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Applied Micro Workshop – Raúl Sánchez de la Sierra, “Corruption in Hierarchies”

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Raúl Sánchez de la Sierra and Kristof Titeca: “Corruption in Hierarchies” We gain access into and experiment with a traffic police agency battalion to analyze the economics of corruption in a hierarchy. The organizational and incentive structure of the battalion resembles that of a gang. Commanders offer their protection to street-level agents. Protection enables the agents to collect stable revenue through a bribing system institutionalized as toll fees. In exchange, the agents must detain a pre-agreed number of drivers every day, which they escort to the police station for the commanders to take bribes (the quota system). This finances respectively 94% and 79% of commanders’ and police agents’ income, respectively ten times and 64 times the city minimum wage. Guided by a simple contract theory model, we present three findings. First, quota levels across locations are consistent with maximization of corrupt revenue. Second, we disincentivize bribe-taking effort by doubling the daily income of street-level police agents. This decreases harassment of drivers, attendance and quality of traffic flow worsen—demonstrating the link between decentralized corruption and public service. Third, commanders are able to “tax” 29% of this extra income, and their taxation halves the effect of extra income. Furthermore, experimentally lowering quotas decreases traffic congestion and harassment of drivers. Our results suggest that rent-seeking and contracting frictions alone can explain the individual and collective behaviors that we observe in this battalion.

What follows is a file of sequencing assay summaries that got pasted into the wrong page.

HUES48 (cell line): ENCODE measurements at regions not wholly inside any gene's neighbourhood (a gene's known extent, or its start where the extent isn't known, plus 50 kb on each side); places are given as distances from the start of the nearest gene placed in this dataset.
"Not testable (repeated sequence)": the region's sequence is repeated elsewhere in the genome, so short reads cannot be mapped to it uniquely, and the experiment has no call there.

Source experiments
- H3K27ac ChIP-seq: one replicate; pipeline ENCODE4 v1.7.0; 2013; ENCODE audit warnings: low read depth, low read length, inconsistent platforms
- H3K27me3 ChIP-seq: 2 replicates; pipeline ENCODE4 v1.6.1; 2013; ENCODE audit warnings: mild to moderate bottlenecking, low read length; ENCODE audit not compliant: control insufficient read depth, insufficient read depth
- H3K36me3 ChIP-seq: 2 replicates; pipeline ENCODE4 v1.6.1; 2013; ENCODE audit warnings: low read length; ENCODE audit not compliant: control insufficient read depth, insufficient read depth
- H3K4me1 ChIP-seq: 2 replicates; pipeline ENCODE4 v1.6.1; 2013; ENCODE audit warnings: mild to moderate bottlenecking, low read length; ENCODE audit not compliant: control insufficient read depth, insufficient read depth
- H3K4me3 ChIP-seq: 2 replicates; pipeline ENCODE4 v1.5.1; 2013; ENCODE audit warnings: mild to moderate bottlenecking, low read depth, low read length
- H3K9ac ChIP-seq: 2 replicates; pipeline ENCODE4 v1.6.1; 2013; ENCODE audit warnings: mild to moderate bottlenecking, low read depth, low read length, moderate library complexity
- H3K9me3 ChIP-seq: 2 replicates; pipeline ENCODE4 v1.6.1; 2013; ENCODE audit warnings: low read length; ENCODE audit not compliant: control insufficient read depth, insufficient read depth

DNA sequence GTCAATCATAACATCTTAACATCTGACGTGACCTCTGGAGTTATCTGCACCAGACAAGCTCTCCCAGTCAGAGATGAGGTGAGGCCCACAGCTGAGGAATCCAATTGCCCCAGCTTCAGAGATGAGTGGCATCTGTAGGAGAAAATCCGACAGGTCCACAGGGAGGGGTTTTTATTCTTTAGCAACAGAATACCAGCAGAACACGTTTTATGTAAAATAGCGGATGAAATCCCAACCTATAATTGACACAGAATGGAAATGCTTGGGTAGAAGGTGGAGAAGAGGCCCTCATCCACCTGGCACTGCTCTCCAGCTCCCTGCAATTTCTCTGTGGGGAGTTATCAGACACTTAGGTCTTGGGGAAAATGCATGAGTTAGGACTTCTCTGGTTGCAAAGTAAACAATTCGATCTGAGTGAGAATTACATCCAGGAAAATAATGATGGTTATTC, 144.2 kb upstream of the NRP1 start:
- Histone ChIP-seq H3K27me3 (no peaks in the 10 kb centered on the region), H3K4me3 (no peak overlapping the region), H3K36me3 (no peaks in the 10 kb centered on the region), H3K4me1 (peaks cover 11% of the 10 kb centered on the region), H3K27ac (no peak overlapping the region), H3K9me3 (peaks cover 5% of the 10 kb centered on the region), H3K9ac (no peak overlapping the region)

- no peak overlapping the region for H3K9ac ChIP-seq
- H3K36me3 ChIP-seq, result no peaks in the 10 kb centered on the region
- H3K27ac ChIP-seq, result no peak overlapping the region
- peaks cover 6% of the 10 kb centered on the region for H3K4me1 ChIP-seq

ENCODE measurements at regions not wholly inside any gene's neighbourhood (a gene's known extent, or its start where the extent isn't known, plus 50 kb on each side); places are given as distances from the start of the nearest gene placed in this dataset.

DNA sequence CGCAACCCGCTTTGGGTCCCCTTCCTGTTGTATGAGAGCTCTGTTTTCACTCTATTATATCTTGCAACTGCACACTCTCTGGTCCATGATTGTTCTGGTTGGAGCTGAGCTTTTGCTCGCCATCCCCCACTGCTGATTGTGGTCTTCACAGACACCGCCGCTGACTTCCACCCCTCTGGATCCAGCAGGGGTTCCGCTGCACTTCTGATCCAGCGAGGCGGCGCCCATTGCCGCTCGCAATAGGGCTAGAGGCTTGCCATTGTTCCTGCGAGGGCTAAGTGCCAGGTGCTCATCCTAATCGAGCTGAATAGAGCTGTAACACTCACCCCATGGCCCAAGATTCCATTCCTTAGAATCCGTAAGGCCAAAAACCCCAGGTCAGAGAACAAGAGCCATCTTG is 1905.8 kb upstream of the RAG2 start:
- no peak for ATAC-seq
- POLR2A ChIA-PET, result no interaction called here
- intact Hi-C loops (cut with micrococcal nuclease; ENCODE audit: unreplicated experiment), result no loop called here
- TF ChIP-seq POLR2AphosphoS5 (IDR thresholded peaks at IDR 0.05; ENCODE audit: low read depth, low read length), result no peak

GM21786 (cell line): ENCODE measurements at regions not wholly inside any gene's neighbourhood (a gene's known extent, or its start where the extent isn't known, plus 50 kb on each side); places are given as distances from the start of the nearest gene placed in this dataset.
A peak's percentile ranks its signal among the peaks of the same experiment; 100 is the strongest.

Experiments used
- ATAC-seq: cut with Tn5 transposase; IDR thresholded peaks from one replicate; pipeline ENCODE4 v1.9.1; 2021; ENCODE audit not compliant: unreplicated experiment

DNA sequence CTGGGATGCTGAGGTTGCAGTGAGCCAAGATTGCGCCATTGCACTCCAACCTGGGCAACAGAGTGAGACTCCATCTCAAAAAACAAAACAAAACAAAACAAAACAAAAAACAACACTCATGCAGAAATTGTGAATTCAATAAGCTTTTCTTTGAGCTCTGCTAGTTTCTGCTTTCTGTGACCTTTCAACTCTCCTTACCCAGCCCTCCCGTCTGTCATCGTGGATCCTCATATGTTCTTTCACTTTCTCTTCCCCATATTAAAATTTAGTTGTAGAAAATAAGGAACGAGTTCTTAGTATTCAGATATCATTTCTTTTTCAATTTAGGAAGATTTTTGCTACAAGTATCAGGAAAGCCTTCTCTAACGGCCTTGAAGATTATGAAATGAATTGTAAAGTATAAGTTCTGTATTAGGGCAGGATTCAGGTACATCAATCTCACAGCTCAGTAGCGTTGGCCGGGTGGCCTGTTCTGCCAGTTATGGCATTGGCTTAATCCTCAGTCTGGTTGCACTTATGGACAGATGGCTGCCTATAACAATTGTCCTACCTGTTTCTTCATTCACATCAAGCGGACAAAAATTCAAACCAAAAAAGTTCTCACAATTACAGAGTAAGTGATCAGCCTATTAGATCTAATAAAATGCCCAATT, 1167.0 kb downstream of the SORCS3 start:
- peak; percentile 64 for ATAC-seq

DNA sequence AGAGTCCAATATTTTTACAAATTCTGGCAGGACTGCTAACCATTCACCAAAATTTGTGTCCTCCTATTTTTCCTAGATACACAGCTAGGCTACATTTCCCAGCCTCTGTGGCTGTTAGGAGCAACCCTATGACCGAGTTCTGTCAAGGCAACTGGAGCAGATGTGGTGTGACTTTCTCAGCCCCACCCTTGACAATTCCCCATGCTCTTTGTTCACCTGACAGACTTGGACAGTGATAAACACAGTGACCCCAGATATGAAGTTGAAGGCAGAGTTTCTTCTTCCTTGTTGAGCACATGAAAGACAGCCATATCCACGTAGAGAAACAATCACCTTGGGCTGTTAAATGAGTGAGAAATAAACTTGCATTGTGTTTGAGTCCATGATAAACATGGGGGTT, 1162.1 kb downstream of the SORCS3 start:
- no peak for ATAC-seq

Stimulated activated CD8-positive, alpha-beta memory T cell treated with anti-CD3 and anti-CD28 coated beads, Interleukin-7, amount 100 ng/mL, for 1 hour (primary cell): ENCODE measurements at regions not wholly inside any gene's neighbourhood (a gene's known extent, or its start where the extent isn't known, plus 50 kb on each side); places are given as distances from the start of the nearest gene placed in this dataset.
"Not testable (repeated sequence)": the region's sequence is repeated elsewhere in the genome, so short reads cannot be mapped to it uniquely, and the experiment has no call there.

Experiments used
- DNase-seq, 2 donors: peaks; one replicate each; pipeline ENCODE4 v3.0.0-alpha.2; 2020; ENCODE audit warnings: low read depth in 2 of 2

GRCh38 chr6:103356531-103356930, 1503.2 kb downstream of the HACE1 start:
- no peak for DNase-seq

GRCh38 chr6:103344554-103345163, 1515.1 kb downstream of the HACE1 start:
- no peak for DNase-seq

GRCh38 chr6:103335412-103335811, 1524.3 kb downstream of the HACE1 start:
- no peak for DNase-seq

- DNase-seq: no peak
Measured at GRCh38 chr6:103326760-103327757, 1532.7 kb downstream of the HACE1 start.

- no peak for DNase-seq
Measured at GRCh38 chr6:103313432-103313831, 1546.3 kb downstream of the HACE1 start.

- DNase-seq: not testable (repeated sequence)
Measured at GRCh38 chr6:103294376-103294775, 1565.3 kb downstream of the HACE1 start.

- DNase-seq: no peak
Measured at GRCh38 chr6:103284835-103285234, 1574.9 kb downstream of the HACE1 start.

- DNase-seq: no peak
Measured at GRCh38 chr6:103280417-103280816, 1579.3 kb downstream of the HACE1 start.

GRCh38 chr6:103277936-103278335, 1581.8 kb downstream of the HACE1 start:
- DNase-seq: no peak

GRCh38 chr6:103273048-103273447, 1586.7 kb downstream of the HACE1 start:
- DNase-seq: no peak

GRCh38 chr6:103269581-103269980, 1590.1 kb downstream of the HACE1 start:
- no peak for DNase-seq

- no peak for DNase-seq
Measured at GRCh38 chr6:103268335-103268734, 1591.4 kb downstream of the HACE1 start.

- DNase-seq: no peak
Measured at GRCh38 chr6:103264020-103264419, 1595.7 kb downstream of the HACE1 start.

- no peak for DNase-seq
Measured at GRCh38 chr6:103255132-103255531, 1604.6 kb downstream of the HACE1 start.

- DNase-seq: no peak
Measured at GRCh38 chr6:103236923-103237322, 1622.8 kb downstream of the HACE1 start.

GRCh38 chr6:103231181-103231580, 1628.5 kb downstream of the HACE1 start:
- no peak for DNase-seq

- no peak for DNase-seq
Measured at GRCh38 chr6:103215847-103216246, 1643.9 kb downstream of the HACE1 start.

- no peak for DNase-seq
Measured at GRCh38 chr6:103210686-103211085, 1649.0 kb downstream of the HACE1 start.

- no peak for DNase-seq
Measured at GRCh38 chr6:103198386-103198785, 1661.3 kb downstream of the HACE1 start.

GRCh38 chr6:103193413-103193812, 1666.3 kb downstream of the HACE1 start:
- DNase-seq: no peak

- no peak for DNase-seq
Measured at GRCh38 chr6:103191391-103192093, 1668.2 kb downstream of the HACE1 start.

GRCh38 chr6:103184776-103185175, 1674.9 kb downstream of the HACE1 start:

Event details
  • Presentation
When Oct 17, 2019
from 16:00 to 17:30
Where briq, Seminar Room 9/1.1, Schaumburg-Lippe-Straße 9
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